BNP Paribas, France’s biggest listed bank, ruled out a capital increase to meet tougher industry rules and promised a positive end to the year, boosting investor confidence in the banking sector.
French bank stocks have lagged peers for much of the year over concerns they lack the capital strength to meet incoming capital regulations known as Basel III. But sentiment is turning after forecast-beating results from BNP and rival Societe Generale.
Falling loan provisions and strong retail banking exposure helped the two beat third-quarter forecasts despite a sluggish quarter for investment banking that hurt rivals Credit Suisse, Nomura and Morgan Stanley.
Both BNP and SocGen have also said their own profit generation would be enough to comply with the Basel requirements ahead of the 2019 deadline, ruling out the need for a capital increase.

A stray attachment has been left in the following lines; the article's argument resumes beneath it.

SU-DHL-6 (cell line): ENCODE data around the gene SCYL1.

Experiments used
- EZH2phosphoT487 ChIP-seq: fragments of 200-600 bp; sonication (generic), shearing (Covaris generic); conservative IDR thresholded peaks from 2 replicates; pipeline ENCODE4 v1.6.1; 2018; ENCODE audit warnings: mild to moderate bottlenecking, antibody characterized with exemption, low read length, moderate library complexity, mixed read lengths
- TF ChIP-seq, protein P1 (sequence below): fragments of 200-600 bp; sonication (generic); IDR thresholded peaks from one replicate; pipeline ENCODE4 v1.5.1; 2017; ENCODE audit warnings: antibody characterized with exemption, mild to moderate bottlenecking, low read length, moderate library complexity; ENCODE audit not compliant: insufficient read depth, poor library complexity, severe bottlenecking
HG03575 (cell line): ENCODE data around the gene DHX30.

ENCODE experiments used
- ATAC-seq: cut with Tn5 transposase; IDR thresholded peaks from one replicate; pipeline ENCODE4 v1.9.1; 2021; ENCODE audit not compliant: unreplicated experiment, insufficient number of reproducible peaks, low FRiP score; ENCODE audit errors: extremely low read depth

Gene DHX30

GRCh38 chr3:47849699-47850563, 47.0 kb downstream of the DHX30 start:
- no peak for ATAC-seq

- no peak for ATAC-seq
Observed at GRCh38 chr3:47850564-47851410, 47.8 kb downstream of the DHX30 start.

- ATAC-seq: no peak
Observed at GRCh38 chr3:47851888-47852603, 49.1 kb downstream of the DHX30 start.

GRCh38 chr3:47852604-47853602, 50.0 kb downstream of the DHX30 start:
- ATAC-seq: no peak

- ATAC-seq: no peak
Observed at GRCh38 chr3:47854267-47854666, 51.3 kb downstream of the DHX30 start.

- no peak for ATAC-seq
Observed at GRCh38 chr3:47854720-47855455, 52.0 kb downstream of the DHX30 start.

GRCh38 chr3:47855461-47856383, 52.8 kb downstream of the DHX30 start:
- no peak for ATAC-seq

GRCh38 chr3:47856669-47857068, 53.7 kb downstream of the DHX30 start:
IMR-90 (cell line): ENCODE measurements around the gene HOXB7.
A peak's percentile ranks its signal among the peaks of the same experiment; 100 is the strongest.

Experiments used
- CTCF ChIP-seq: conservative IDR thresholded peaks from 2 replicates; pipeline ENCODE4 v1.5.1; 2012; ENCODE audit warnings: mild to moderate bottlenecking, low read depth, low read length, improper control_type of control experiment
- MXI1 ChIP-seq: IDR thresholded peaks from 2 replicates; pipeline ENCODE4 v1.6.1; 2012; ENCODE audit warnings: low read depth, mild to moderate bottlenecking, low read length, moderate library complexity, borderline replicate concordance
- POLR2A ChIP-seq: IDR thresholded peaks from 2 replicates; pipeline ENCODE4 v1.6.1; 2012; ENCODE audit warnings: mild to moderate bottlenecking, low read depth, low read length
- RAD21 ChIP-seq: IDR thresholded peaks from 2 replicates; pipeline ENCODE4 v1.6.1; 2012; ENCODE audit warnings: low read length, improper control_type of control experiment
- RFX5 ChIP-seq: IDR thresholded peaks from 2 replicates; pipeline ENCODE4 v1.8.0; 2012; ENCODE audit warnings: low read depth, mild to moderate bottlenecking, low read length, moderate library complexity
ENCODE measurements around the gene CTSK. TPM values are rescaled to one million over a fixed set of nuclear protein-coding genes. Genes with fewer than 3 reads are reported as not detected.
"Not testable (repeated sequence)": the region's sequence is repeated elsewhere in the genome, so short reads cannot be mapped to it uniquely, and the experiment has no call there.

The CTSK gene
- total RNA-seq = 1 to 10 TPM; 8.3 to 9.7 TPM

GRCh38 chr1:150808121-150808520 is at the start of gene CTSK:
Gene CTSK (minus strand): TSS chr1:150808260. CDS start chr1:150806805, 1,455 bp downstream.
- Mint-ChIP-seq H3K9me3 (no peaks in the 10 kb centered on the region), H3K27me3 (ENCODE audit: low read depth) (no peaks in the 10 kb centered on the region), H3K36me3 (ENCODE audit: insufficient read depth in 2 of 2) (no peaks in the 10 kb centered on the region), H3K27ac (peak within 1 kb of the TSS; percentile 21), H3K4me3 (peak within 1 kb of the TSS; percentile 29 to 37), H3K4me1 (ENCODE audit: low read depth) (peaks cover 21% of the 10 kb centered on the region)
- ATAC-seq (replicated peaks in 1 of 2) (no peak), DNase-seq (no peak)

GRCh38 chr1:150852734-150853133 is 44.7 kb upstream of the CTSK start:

BNP chief executive Baudouin Prot said BNP would outdo SocGen under Basel III with a core Tier 1 ratio “better” than 7.5 per cent by January 2013. “[There will be] no capital increase whatsoever... I’m very confident on the capital position,” Prot said.
BNP, Europe’s third-biggest bank by market value behind HSBC and Banco Santander, said its Tier 1 ratio at the end of 2012 would overall be unchanged. It is currently nine per cent. The bank also said the shift to new Basel capital requirements would add a total of €70bn (£61bn) to its risk-weighted assets.
BNP reported net income of €1.9bn, up 46 per cent year-on-year. Revenue, which was forecast to fall slightly, rose 1.8 per cent. Prot said corporate and investment banking held up well despite a sluggish quarter – revenues at the unit fell 17 per cent – while retail rebounded “strongly”.
City A.M. Reporter